Create a filing system based upon personal preference. Create a folder for each client and staple each company’s signing procedures to the inside of the folder.

Module 5.4: Managing Your Signing Business Accepting E-docs
In order to be able to accept electronic documents, you will need: • Access to a computer and an e-mail account that can accept large files. • Documents may be sent as an Adobe® PDF file. • Documents may be sent in a loan creation program format. • NSAs may be required to download documents from company Web sites. Access to a laser printer. NSAs may charge for accepting e-docs, usually $25-$35

• •

Module 5.4: Managing Your Signing Business Scheduling Appointments
There are scheduling challenges that a NSA may encounter, including: • Contracting with multiple companies. • Market fluctuations. • Short planning cycle (e.g., today’s calls are for tomorrow’s signings). • Overlapping assignments. • ―Pre-set‖ appointments. • Uncertain traffic patterns. • Appointments that run late.

Module 5.4: Managing Your Signing Business Scheduling Appointments
How to take control of your schedule: • • • • • • Be realistic about the number of appointments you can handle. Schedule appointments no less than 1 ½ hours or more than 25 miles apart if taking on volume. Get to know the top schedulers in each company. Make your top companies aware of your weekly schedule. When offered a pre-set appointment, ask to contact the borrower before you decline. Be flexible, especially at the end of the month.

Module 5.4: Managing Your Signing Business Scheduling Appointments
Strategies for keeping an appointment on track: • • • • • Tell the borrower how long the signing should take. If you have an appointment scheduled immediately after the signing, inform the borrower of your time constraints. Reassure the borrower that you will help him or her through the signing process (―I’m going to make this signing task painless‖). Remind the borrower that the borrower’s copies are provided so that he or she can read the documents through leisurely after the signing. Refer to the ―Right to Cancel‖ form and the three-day right of rescission period

Module 5.5: Keeping Business Records Develop a Business Plan
A business plan is a blueprint of the development of your business. Before you begin writing your business plan, consider four core questions: • • • • What service or product does your business provide and what needs does it fill? Who are the potential customers for your product or service and why will purchase it from you? How will you reach your potential customers? Where will you get the financial resources to start your business?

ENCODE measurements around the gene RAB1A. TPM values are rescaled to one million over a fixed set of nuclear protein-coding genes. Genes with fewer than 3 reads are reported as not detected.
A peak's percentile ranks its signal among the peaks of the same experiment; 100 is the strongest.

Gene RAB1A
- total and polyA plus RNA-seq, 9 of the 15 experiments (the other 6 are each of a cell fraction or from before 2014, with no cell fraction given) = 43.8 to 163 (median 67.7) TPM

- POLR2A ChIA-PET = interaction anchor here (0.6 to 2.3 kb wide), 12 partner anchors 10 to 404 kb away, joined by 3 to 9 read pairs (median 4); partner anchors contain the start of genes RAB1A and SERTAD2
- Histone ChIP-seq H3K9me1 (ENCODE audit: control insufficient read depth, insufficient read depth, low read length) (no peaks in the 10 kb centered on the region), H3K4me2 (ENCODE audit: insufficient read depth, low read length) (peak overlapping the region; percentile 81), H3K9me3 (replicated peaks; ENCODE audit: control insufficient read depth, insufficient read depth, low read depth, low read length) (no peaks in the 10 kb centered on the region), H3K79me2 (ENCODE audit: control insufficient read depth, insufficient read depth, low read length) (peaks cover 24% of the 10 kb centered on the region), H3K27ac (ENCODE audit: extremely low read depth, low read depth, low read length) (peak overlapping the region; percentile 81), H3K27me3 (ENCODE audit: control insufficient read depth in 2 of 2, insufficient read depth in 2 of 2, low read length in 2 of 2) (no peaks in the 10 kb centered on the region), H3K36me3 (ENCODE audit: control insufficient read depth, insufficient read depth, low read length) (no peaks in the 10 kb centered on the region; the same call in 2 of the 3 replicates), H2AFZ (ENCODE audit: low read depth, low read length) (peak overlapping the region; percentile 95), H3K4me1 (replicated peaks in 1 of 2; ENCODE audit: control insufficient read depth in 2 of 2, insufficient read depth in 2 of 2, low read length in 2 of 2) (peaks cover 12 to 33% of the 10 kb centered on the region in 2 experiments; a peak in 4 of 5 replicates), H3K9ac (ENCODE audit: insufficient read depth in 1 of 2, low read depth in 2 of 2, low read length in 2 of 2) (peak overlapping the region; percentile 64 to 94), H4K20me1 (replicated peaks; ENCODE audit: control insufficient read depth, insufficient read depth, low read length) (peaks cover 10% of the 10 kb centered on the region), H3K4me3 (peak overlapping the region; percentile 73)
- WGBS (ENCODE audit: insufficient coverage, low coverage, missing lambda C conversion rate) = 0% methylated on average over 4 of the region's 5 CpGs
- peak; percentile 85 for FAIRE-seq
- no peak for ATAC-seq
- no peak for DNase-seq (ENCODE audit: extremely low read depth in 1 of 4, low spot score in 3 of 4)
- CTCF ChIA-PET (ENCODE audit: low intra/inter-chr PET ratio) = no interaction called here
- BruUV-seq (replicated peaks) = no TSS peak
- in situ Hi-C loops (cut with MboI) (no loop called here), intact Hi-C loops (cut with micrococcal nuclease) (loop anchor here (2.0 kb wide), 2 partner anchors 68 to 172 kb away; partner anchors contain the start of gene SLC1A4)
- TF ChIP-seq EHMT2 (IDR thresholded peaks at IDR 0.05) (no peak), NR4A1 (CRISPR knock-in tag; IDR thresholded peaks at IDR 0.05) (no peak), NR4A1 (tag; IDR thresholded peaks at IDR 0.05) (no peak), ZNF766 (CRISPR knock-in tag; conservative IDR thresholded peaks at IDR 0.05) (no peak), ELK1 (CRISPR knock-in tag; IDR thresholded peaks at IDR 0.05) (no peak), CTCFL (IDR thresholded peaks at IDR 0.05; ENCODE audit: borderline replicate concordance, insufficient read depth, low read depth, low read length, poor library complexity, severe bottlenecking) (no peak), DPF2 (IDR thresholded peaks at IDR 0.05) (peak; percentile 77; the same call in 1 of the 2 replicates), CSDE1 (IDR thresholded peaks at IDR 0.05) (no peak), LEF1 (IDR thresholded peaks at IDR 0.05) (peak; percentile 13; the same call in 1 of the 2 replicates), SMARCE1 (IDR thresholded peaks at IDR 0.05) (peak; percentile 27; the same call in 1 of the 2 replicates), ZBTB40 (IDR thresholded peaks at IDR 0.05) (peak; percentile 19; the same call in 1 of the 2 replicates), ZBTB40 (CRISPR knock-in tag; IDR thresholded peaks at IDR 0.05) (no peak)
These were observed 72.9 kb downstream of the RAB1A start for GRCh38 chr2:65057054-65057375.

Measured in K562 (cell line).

Module 5.5: Keeping Business Records Obtaining Permits and Licenses
Many states and localities require businesses to obtain business licenses or permits, no matter what type of entity is involved. Examples of the licenses often required are business licenses, zoning occupancy permits and tax registrations. You should call local government offices for information and application forms. If the name selected as your business name is not your legal name, you may be required to file a "fictitious name" certificate in the or county where your principal place of business is located.

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It is the business owner’s responsibility to ensure that all legal requirements, laws and regulations are met. This must be accomplished on all levels: federal, state, county and locally.

Module 5.5: Keeping Business Records Taxes
An NSA is taxed on all business income at applicable individual tax rates. income and expenses of the business are included with your personal tax return. The business income and allowable business expenses are reflected on the individual tax return. However, an NSA must also pay self-employment tax the business income. All income earned and expenses incurred as an NSA and for general Notary be reported as taxable income on IRS Form 1040 Schedule C or C-EZ (Profit and Loss from Business). If fees received for services performed for the same payer total $600 or more for the year, the NSA may receive a Form 1099 – MISC. The

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Module 5.5: Keeping Business Records Taxes
Fees received for services performed as a Notary Public are exempt from self-employment tax rates (IRS Publication 17, Chapter 12). Only the portion of the signing fee (less the value of the fees received for Notary services) must be claimed on Form 1040 Schedule SE (Self-Employment). An NSA filing a Schedule C or C-EZ income of $5,000 and tax exempt self-employment tax Notary earnings of $3,000 would pay $282 in selfemployment tax. Without the tax exemption the NSA would pay $706. For clarification on the exact calculation formula, see IRS Form 1040 SE.

Module 5.5: Keeping Business Records Keeping Records of Business Finances